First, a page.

The brutish Donald Trump

It is, writes Dalrymple,

true that Haiti is in many respects a terrible place, which is why so many people want to leave it. Yet it pained me to hear of it spoken of in such terms, because there is so much more to it than the vulgar epithet suggests. The history of Haiti is a moving one, the people valiant and their culture of enormous interest. I have been only twice, but it exerts a hold on the imagination that can never be released. The tragedy and glory of the country are mixed, and symbolise the tragedy and glory of human life.

If Dalrymple were a Haitian who had fled Haiti in search of a better and much easier life, he

should nevertheless not have been pleased to hear it spoken of in this dismissive way, indeed I would have been hurt by it. I do not presume to know how familiar Mr Trump is with Haitian history, culture, and so forth, although I have my suspicions; and of course he has principally to consider the interests of the United States and Americans, not those of Haiti and Haitians. But what he said was not witty or wise, it was hurtful and insulting. I cannot see the giving of offence by the mere employment of crude and vulgar language as anything but a vice, and it is difficult to say whether it is worse if the person employing it knows or does not know what he is doing. If he knows, he cannot care; and if he does not know, he is a something of a brute.

Infantile political mania

To give way to political mania is, writes Dalrymple,

to ascribe to politicians more directive power over society than they possess, except under circumstances that, thankfully, are unusual in the West.

It is

to regress to childhood, a time when one believes in the omnipotence of one’s parents who, as adults, seem as if they can do whatever they like—a power to which the child believes he will accede merely by adding years to his age.

Dalrymple doubts, for instance, whether anyone other than an intellectual or, say, the London newspaper the Guardian

ever thought that America had changed utterly and unrecognisably overnight with the election of Mr Trump.

With regard to political apathy, Dalrymple says that it can

give rise to gusts of irrational hope, particularly among the young, who then invest their favored political figure with the power, or the aura of having the power, to remove the source of all their frustrations (real as these might be).

The rise of Bernie Sanders and Jeremy Corbyn,

who thrill the young with their preposterous and dangerous notions, is proof of this.

Reductio ad Hitlerum

The comparisons of Donald Trump with Adolf Hitler are, writes Dalrymple,

coming thick and fast.

People are far from reluctant

to compare others with Hitler in a non-metaphorical way, or to espy full-blown Nazism on the faintest of analogies.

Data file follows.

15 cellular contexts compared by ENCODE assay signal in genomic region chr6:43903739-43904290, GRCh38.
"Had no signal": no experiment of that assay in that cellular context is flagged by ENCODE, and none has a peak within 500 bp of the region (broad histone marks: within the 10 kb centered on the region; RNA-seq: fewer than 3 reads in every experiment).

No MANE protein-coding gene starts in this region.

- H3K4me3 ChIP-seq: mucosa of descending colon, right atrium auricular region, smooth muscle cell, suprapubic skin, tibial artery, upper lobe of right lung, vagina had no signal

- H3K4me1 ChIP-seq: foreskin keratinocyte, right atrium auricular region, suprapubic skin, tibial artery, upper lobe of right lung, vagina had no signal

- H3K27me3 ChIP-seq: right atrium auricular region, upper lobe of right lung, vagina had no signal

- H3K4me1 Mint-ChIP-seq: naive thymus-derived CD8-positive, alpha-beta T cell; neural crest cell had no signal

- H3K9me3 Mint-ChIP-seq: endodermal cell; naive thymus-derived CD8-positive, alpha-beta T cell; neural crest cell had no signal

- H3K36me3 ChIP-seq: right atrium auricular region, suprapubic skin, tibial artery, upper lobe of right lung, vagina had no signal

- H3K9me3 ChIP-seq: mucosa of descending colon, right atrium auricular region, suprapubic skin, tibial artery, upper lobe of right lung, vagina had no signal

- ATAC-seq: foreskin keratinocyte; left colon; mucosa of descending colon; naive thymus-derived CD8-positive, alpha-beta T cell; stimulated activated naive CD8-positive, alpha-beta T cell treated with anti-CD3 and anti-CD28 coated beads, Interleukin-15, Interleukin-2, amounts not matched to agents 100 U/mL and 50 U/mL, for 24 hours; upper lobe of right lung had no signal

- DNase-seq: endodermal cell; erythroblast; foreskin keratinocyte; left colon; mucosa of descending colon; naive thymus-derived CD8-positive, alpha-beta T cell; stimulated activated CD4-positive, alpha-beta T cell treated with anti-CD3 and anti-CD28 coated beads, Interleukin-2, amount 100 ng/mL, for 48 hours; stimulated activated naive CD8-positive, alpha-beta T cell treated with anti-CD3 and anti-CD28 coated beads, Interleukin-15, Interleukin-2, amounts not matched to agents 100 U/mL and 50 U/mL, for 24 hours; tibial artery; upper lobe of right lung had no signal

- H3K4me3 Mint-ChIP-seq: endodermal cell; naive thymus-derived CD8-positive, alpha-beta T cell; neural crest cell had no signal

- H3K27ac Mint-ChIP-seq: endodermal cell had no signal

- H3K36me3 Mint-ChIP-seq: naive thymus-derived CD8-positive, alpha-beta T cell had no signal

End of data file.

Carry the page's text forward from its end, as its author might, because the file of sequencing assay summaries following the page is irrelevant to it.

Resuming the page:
There is, Dalrymple notes,

a vast and extensive literature to help Americans (and others) to know ‘what it was like to be Jewish in the time of Hitler’, much of it of sufficient quality to supply the imagination; and if really we can ‘start to imagine’ it after ten days of Trump, this would be testimony either to our ignorance or to our lack of imagination, or both—the very ignorance or lack of imagination that allows us to make such outrageously far-fetched comparisons in the first place.

Delicacy of the Donald

Trump’s Arabian circumlocution

What the US president expressed to the Saudis, Dalrymple tells an interviewer (‘The Manchester suicide bombing and the minds of terrorists’, from 10:50), was

euphemistic, to say the least. And to be saying it in Saudi Arabia, which is much more closely concerned with terrorism in Western Europe than Iran has been, is slightly alarming.

Dalrymple is not persuaded that the Riyadh government can be regarded as separate and distinct from the Wahhabi fanatics.

Trump’s coarseness and vulgarity

Dalrymple is no admirer of Trump. Far from it. The taste of this casino magnate, he writes, is that of your average oil sheikh: lots of money but no style. Dalrymple differs with some of his US friends on this, arguing that Trump’s vulgarity and coarseness really do matter.

Ik ben geen bewonderaar van Donald Trump: ik kan me er niet toe brengen een bewonderaar te zijn van een casinobouwer wiens persoonlijke smaak doet denken aan dat van de gemiddelde oliesjeik. Veel geld, weinig stijl. Anders dan sommigen van mijn Amerikaanse vrienden die voor hem hebben gestemd, denk ik dat zijn grofheid en vulgariteit er wél toe doen. Ik denk ook dat het waarschijnlijk is dat het nettoresultaat van zijn politieke carrière de grip van politieke correctheid zal versterken op de harten en geesten van de jongeren. Laat dat nu net de groep zijn op wie die grip nu al meer dan sterk genoeg is.